Akiniambia nigeuke namgeukia
Akiniambia lala chali nalala
Akisema niongezee naongeza
But if taarab has been sang for centuries, one may ask, why are its shortcomings starting to be seen only now?
Kopa says this is due to the growing media interest in taarab. The mass media -radio, television, newspapers, magazines- are starting to put taarab on the public agenda by highlighting it.
But then why is this interest in modern and not traditional Taarab?
Because the former has greater social appeal than the latter and supports its artists, Yusuf and Kopa contend.
Modern technology and commerce are re-defining taarab.
One keyboard takes care of instruments like the violin, ganun, accordion, piano, organ, and Oud, reducing the number of a taarab orchestra from 40-50 people to about 15.
Instead of using about 10 people to play various drums like ngoma, cherewa, mdundo, one person using a rhythm box can replace them and go on to produce better quality sound. And with a minimal number of players. The Double Bass has replaced the Bass guitar in modern taarab.
This enables the lean number of musicians to earn well from their craft as few people can afford to hire an orchestra of, say, 50 people.
Yusuf, who says his mother has performed with Culture Musical Club in Zanzibar for a long time, says she has little to show for her many years as a singer compared to what he has achieved since founding Zanzibar Stars in 2001.
“We now earn at least TSh10000 [about US$12.5] per day nowadays unlike before when you could get TSh500 [about US$0.625]. Those who criticise us could be doing so due to sour grapes. We are more successful and have material things to show for our work compared to our traditional taarab counterparts. We can earn up to TSh240000 [US$300] per month, which is as good as the salary of a professional in Tanzania.”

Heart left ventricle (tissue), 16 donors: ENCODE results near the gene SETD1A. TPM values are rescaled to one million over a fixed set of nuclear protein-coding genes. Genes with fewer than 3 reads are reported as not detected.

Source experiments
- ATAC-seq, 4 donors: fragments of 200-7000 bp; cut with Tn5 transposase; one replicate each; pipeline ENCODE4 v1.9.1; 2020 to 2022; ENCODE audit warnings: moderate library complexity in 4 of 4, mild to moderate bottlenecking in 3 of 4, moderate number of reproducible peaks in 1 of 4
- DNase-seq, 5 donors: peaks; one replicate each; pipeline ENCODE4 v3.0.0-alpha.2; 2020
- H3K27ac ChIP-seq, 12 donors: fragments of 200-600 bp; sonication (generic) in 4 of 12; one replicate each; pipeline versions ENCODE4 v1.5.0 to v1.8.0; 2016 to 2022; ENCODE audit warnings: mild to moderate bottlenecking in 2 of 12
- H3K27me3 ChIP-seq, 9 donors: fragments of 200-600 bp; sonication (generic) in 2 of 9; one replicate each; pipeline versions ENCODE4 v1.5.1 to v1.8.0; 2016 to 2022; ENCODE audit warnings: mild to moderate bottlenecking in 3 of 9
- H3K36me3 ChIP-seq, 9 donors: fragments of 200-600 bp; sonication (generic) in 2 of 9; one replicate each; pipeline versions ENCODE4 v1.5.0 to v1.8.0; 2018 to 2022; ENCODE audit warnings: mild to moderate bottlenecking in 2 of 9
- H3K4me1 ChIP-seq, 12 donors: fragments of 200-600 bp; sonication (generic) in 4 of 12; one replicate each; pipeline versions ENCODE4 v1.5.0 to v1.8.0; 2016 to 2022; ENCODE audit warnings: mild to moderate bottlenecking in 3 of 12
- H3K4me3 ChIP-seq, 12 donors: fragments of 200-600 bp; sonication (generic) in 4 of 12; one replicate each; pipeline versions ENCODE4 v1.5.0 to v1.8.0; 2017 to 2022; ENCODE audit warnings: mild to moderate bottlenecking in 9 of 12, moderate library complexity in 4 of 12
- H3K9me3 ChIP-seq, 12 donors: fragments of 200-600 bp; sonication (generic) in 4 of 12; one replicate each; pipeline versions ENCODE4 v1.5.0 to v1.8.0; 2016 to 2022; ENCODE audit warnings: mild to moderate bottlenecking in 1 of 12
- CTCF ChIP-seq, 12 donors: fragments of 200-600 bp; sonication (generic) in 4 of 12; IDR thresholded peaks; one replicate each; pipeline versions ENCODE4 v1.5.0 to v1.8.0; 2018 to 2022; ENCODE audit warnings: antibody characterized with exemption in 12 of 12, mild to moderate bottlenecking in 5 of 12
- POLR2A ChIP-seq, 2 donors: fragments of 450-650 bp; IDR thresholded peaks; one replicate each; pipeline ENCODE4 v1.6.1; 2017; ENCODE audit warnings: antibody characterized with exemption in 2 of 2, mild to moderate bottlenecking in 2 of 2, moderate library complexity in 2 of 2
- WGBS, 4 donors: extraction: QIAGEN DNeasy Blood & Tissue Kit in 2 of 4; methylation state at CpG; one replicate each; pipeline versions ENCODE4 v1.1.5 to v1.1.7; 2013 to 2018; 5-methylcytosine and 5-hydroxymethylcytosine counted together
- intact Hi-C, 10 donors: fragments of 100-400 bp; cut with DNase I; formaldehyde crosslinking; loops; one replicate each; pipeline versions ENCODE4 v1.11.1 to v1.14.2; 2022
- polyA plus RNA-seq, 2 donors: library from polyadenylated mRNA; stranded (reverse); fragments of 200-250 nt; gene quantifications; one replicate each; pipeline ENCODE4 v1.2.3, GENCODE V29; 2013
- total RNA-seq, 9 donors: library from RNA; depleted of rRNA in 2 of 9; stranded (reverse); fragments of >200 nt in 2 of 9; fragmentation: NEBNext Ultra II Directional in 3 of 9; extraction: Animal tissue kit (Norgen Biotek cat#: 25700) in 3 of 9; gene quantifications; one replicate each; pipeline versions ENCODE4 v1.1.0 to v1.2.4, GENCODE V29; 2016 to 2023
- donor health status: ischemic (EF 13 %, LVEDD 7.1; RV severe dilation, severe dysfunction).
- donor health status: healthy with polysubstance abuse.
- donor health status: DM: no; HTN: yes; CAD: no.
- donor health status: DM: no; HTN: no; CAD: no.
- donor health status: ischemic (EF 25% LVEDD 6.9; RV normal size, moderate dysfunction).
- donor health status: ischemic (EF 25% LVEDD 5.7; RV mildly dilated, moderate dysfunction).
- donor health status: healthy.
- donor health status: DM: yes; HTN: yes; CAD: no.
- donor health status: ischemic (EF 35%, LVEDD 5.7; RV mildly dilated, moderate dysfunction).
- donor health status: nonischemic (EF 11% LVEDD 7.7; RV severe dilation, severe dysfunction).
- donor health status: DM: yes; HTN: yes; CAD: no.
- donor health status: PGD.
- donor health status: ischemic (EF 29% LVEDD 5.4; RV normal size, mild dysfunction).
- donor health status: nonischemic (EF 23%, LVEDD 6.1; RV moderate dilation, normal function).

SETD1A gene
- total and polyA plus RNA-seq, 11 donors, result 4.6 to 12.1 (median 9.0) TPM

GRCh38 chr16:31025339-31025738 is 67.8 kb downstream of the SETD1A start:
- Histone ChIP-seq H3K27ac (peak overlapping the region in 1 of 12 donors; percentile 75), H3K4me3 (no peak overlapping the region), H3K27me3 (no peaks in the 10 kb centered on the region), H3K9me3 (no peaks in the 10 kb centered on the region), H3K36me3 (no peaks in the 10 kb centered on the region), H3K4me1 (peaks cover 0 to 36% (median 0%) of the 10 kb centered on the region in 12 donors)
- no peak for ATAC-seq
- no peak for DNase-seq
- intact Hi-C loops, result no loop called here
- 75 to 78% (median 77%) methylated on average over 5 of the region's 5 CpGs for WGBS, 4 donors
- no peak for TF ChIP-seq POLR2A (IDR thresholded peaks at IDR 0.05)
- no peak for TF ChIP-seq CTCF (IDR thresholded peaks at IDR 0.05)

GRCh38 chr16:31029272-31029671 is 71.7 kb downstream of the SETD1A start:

This economic reality could partly explain why modern taarab outfits are based in Tanzania commercial capital ‘Dar es Salaam’ and not the laid back cultural spice isle, Zanzibar. In Dar, groups like Zanzibar Stars hold six shows per week, something that would be impossible in Zanzibar, a small town.
“Here in Dar,” says Yusuf whose Zanzibar Stars rests from work only on Monday, “a group can perform at Mbagala, Kenyeki, Kariokoo, Amana, and Mtoni which are all areas in Dar es Salaam.”
While some popular modern taarab artists include Rukia Ramadhani, Fatma Issa, Rukia Ramadhani, Mwanahawa Ally, Khadija Yusuf, Mwanaidi Shaabani, Zuhura Shaaban, Hajj Mohammed, Mzee Yusuf, and Omar Kopa, among the leading modern taarab orchestras are East African Melody, Zanzibar Stars, and TOT on Tanzania mainland and JKU and Magereza in Zanzibar. JKT of Dar mixes classical with modern taarab.
The Arab-sounding traditional taarab, mainly appreciated by academics and culture buffs abroad, appears to have no future on the East African coast.
Modern taarab, predicts Mzee Yusuf, will continue growing to the level of becoming national music. Unlike bongo flava (modern music performed in Kiswahili by younger musicians of Dar) that is foreign, he says, taarab is our own, having sprang up here.
Taarab, like any other element of culture, is dynamic and cannot pretend to keep the “purity” it is said to have had in the past.
This article (with support from Saada Abdi Hassan of Zanzibar and Saphia Ngalapi of Dar es Salaam) was first published by ArtMatters.Info in 2005. This is a revised version of it.